Being an Ecologist

Written By: Michael Rollins; Photo Credit: Sammie Alexander

Figure 1. Mason Senior Michael Rollins slowly submerges his macroinvertebrate bottle trap with assistance of PEREC team member Heather Nortz in Gunston Cove, VA

You would never think that drinking 16 liters of soda would be key to being an ecologist. I didn’t either. As a George Mason University senior, finishing my degree in environmental science with a concentration in marine, estuarial, and freshwater ecology, I am participating in an OSCAR undergraduate summer research project.

Drinking loads of caffeine, designing invertebrate traps with my emptied soda bottles and hanging upside down in a large metal cylinder to collect aquatic invertebrates from all layers of the water column are just a few of the things that have become part of my weekly routine working as a member of the Potomac Environmental Research and Education Center (PEREC).

The goal of my research is to assess the differences in macroinvertebrate community composition within vegetated and non-vegetated aquatic habitats

Figure 2 Dr. Joris van der Ham helps Michael Rollins set his bucket trap in a bed of emergent spatterdock

in Gunston Cove and Hunting Creek. Benthic macroinvertebrates are bottom-dwelling organisms without backbones, large enough to be seen with the naked eye. Sampling habitats that are not alike has proven difficult due to the structural differences (e.g. submerged aquatic plant bed densities), making no single method or piece of equipment a perfect technique. For example, the ponar grab, a self-closing tool lowered by rope off the side of the boat for collecting benthic macroinvertebrates, will not deploy in heavily vegetated areas, rocky bottoms or hard bottoms. These grabs are great for muddy habitat, lightly vegetated and soft bottom habitats though. I once thought fieldwork meant a nice day spent easily capturing macroinvertebrates on the water, but now I know fieldwork means getting covered in mud, sweat and algae so that I can acquire the samples I need.

Figure 3.To better understand which invertebrates reside in benthic sediment, Senior Michael Rollins (legs protruding from bucket trap) collects bucket after bucket of water.

To collect macroinvertebrates, I tested an array of techniques. Construction of each trap made me feel a bit like MacGyver and gave me the best excuse I ever had to drink copious amounts of soda. The first of my failed collection techniques became known as the bottle trap. With a bit of ingenuity, a milk crate, four empty 2-liter bottles of soda, 4 plastic wine glasses, some rope, PVC pipe and weights were rigged together with glue and zip ties to form a single trap. In its initial form, this trap was not very successful. After my recently modifications, I plan to retest it.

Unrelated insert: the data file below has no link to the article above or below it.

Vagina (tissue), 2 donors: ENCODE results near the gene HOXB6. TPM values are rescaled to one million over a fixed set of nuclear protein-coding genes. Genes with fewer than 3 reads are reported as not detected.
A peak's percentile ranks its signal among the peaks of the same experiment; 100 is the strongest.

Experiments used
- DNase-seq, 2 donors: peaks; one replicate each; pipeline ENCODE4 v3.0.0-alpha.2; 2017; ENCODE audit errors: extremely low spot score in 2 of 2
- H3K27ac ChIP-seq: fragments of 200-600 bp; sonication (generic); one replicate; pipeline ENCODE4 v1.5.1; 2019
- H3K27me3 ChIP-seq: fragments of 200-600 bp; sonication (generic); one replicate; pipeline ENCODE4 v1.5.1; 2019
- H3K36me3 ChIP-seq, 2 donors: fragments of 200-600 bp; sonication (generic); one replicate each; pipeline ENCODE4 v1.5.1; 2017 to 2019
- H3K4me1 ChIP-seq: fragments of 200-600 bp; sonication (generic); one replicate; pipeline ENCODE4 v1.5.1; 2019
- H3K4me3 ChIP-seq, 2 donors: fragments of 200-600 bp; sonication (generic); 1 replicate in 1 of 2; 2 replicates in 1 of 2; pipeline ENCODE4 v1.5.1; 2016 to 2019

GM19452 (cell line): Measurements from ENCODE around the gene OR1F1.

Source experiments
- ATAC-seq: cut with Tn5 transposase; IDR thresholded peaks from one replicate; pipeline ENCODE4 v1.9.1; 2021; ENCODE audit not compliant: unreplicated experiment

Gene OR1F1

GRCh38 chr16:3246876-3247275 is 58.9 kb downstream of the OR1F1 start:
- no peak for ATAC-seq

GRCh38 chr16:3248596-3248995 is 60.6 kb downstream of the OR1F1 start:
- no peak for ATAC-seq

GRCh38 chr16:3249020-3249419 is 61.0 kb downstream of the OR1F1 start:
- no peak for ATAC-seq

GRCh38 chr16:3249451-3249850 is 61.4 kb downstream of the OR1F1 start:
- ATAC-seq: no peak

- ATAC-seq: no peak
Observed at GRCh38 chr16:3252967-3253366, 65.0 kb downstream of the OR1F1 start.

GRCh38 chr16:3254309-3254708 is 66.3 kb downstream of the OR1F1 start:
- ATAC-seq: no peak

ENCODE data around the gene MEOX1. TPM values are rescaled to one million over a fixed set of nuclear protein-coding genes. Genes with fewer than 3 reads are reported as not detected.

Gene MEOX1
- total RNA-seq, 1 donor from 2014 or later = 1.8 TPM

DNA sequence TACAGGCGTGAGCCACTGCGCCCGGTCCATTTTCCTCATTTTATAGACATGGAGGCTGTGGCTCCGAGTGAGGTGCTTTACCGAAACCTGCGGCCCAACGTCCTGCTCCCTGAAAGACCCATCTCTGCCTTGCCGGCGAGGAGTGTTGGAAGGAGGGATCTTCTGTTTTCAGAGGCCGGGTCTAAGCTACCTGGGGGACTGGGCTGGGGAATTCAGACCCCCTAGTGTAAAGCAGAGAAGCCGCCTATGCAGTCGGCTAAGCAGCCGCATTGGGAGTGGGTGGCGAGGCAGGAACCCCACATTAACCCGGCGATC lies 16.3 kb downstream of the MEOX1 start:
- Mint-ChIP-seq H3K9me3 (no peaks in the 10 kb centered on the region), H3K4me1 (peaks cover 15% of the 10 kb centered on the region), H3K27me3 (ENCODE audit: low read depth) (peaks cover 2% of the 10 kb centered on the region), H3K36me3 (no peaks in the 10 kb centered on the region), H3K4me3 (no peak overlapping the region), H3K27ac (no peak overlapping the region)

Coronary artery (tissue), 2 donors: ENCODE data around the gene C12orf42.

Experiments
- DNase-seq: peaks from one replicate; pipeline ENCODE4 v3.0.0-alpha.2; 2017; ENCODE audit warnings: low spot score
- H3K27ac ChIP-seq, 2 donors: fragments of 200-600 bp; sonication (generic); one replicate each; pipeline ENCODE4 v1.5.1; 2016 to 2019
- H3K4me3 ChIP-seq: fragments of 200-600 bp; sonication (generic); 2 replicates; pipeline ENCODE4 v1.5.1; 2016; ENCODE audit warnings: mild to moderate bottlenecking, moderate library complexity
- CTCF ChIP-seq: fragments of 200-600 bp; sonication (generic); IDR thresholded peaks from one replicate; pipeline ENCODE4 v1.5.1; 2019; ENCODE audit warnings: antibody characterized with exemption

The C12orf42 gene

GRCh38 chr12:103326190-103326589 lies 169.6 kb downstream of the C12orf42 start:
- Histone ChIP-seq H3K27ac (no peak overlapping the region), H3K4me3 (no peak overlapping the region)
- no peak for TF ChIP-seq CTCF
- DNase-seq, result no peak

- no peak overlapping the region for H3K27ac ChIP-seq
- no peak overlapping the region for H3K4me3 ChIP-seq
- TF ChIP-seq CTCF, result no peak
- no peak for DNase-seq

Overcoming set backs, such as the non-working bottle trap, has been a learning experience that has inspired me to engineer new collection methods. The drop ring is the most interesting of my sampling techniques. A large bucket without a bottom is plunged into the water. Bucket by bucket the sample is collected from within. This requires me to hang upside down, feet in the air, on a rocking boat. The end result is what is referred to as a portal. Where does this portal lead? Being imaginative, it leads an invertebrate oasis, also known as a muddy bottom or benthic.

So why am I spending 60 hours a week catching and sorting any spineless organism I can see with my eyes? I am one part of a much larger OSCAR PEREC 2017 mission, or as I would like to call us OP 2-0-1-7. Our mission, which we have chosen to accept, is to assess the ecology, micropollutants and human impacts in two Potomac River tributaries, Gunston Cove and Hunting Creek, both located down stream of wastewater treatment facilities. It may seem like mission impossible to get this done in 10 weeks, of which only 6 remain, but our team is working rigorously. As highly skilled developing professionals I believe we can in the words of Bill Nye, “dare I say it, save the world.”